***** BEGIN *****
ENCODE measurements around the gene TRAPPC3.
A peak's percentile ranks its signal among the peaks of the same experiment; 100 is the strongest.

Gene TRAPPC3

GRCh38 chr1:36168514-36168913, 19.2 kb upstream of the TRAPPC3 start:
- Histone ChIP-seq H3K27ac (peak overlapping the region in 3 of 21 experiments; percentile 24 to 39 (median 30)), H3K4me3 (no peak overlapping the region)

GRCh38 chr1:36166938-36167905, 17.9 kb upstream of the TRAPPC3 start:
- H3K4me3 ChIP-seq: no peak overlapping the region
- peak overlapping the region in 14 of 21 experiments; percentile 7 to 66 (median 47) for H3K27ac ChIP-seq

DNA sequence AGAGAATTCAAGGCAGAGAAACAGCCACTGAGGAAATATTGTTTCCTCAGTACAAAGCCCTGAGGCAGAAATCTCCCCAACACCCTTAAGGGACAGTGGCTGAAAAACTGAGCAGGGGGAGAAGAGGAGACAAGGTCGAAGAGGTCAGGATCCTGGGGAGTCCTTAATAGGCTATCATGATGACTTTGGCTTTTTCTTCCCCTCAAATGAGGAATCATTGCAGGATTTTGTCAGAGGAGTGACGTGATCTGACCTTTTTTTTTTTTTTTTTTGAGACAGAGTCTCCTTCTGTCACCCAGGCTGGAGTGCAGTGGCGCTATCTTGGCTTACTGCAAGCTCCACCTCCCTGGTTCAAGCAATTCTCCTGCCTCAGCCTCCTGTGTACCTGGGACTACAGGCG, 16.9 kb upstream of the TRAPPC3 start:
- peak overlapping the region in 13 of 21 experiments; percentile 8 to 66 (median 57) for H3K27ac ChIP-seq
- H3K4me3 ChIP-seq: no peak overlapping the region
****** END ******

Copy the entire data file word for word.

ENCODE measurements around the gene TRAPPC3.
A peak's percentile ranks its signal among the peaks of the same experiment; 100 is the strongest.

Gene TRAPPC3

GRCh38 chr1:36168514-36168913, 19.2 kb upstream of the TRAPPC3 start:
- Histone ChIP-seq H3K27ac (peak overlapping the region in 3 of 21 experiments; percentile 24 to 39 (median 30)), H3K4me3 (no peak overlapping the region)

GRCh38 chr1:36166938-36167905, 17.9 kb upstream of the TRAPPC3 start:
- H3K4me3 ChIP-seq: no peak overlapping the region
- peak overlapping the region in 14 of 21 experiments; percentile 7 to 66 (median 47) for H3K27ac ChIP-seq

DNA sequence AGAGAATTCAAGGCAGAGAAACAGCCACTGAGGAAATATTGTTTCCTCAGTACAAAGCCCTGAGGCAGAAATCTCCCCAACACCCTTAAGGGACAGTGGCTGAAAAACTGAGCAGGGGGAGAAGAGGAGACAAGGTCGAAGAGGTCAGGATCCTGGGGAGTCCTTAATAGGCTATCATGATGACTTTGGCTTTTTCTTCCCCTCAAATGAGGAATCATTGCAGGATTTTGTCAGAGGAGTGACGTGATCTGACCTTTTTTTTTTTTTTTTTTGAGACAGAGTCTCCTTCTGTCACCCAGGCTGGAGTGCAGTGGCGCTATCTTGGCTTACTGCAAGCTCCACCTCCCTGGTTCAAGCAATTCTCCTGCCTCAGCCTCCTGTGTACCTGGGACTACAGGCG, 16.9 kb upstream of the TRAPPC3 start:
- peak overlapping the region in 13 of 21 experiments; percentile 8 to 66 (median 57) for H3K27ac ChIP-seq
- H3K4me3 ChIP-seq: no peak overlapping the region